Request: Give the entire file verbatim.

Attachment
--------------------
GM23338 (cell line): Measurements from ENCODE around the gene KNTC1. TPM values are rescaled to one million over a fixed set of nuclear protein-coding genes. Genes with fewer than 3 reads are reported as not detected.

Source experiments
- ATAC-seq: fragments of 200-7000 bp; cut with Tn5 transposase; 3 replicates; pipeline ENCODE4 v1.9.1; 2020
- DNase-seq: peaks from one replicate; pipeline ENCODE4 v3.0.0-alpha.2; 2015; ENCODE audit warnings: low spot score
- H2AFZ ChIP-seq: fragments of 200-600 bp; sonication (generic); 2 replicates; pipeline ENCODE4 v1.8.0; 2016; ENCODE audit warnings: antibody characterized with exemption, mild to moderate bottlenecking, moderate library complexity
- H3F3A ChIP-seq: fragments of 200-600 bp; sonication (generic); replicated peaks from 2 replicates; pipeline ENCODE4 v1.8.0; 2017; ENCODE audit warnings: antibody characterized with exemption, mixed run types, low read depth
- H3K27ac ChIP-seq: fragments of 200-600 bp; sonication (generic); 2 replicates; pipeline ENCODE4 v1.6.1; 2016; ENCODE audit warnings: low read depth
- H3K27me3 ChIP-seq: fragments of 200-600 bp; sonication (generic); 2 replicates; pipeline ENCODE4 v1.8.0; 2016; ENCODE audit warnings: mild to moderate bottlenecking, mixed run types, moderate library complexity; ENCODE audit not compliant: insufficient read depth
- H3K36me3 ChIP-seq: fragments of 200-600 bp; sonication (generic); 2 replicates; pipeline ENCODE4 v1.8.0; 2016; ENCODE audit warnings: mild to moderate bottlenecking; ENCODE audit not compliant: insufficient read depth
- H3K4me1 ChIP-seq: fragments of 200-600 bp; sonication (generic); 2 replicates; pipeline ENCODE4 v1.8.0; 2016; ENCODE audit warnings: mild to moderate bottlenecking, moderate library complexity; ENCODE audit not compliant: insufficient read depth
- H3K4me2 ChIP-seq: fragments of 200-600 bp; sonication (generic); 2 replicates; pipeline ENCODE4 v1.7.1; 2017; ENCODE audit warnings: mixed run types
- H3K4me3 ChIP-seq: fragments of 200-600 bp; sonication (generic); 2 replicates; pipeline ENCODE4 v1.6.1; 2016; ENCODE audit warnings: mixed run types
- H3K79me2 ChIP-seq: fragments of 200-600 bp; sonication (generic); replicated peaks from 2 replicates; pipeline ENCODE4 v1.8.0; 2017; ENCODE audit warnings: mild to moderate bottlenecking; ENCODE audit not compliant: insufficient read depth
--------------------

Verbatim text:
GM23338 (cell line): Measurements from ENCODE around the gene KNTC1. TPM values are rescaled to one million over a fixed set of nuclear protein-coding genes. Genes with fewer than 3 reads are reported as not detected.

Source experiments
- ATAC-seq: fragments of 200-7000 bp; cut with Tn5 transposase; 3 replicates; pipeline ENCODE4 v1.9.1; 2020
- DNase-seq: peaks from one replicate; pipeline ENCODE4 v3.0.0-alpha.2; 2015; ENCODE audit warnings: low spot score
- H2AFZ ChIP-seq: fragments of 200-600 bp; sonication (generic); 2 replicates; pipeline ENCODE4 v1.8.0; 2016; ENCODE audit warnings: antibody characterized with exemption, mild to moderate bottlenecking, moderate library complexity
- H3F3A ChIP-seq: fragments of 200-600 bp; sonication (generic); replicated peaks from 2 replicates; pipeline ENCODE4 v1.8.0; 2017; ENCODE audit warnings: antibody characterized with exemption, mixed run types, low read depth
- H3K27ac ChIP-seq: fragments of 200-600 bp; sonication (generic); 2 replicates; pipeline ENCODE4 v1.6.1; 2016; ENCODE audit warnings: low read depth
- H3K27me3 ChIP-seq: fragments of 200-600 bp; sonication (generic); 2 replicates; pipeline ENCODE4 v1.8.0; 2016; ENCODE audit warnings: mild to moderate bottlenecking, mixed run types, moderate library complexity; ENCODE audit not compliant: insufficient read depth
- H3K36me3 ChIP-seq: fragments of 200-600 bp; sonication (generic); 2 replicates; pipeline ENCODE4 v1.8.0; 2016; ENCODE audit warnings: mild to moderate bottlenecking; ENCODE audit not compliant: insufficient read depth
- H3K4me1 ChIP-seq: fragments of 200-600 bp; sonication (generic); 2 replicates; pipeline ENCODE4 v1.8.0; 2016; ENCODE audit warnings: mild to moderate bottlenecking, moderate library complexity; ENCODE audit not compliant: insufficient read depth
- H3K4me2 ChIP-seq: fragments of 200-600 bp; sonication (generic); 2 replicates; pipeline ENCODE4 v1.7.1; 2017; ENCODE audit warnings: mixed run types
- H3K4me3 ChIP-seq: fragments of 200-600 bp; sonication (generic); 2 replicates; pipeline ENCODE4 v1.6.1; 2016; ENCODE audit warnings: mixed run types
- H3K79me2 ChIP-seq: fragments of 200-600 bp; sonication (generic); replicated peaks from 2 replicates; pipeline ENCODE4 v1.8.0; 2017; ENCODE audit warnings: mild to moderate bottlenecking; ENCODE audit not compliant: insufficient read depth